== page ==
michael hogan (July 14,1943 / Newport, Rhode Island)
Grown thick and silky, washed in the sun
those heart-stopping tresses.
It was their crowning glory
the gay Irish lassies.
Besides, what else could they offer?
Not that. Too Catholic and demure.
Besides, in those days
they were seldom out alone.
And we had black maids,
so didn't need their deer shyness
‘round the kitchen
or clumsy brogue in the parlour.
I'd pull a clump of it to feel her wince
pretend to be testing the strength of it.
I'd tug hard enough to make her gasp.
Then quietening her the way you would
a trembling mare readying the saddle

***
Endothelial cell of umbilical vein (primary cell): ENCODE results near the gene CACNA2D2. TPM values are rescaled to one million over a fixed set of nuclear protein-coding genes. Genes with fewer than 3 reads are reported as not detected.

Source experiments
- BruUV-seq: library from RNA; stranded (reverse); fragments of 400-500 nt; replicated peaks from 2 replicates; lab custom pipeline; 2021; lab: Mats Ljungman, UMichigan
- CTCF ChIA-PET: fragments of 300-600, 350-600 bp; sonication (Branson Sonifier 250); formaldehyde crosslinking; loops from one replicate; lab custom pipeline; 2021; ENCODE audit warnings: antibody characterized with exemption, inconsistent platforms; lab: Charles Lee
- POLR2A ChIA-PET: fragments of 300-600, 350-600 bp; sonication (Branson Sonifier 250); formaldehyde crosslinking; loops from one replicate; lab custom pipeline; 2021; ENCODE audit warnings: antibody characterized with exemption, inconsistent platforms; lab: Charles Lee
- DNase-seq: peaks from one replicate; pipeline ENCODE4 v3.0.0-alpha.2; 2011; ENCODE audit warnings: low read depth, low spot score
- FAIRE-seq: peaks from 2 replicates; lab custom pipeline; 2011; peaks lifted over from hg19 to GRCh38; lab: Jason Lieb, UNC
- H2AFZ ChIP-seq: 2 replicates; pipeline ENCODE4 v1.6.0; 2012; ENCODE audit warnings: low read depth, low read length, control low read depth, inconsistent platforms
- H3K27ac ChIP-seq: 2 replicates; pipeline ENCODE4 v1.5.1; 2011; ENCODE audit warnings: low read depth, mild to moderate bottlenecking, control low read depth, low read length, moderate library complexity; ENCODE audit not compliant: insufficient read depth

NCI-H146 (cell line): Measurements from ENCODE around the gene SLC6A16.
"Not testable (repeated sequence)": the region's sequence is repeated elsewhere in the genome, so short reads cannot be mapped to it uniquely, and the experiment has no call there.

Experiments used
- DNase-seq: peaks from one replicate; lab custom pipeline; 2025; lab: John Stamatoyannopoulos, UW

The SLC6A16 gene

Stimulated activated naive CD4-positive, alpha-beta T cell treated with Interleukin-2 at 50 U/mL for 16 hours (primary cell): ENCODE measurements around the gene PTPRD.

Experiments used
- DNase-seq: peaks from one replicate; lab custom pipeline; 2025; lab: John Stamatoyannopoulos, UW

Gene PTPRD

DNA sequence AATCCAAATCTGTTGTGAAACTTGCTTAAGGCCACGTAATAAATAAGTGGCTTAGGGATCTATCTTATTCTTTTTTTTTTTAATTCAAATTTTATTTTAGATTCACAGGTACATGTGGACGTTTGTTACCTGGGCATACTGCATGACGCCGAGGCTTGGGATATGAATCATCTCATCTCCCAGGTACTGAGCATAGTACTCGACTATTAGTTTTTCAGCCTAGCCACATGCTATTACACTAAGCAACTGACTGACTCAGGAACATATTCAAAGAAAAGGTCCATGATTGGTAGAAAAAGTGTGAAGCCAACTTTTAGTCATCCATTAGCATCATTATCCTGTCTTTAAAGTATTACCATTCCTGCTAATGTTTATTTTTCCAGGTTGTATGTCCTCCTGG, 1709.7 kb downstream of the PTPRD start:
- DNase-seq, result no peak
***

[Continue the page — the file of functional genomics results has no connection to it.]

Now, now this won't hurt a bit
I'd massage the delicate scalp, stroking.
Gently, quickly then I'd work my shears
cutting those generous tresses skillfully
the air around me filling with August sweetness
clean-smelling and delicate
a bouquet of fresh mown hay and honeysuckle.
She'd look like a boy when I was done.
Still pretty if she had good bones to start
but naked, used
like a sheep sheared, struggling in the pen
behind a neighbor's barn on an April morning.
What would they offer her then, I wonder,
The uncles, the mother?
What gift half so dear?
I had many an Irish lass in here:
fondled them, touched them
in secret ways their young husbands
would never know. The first time, too.
It wasn't just the money, you see.
I'll wager they haven't forgotten me.
Comments about this poem (Hair Broker,1861 by michael hogan )
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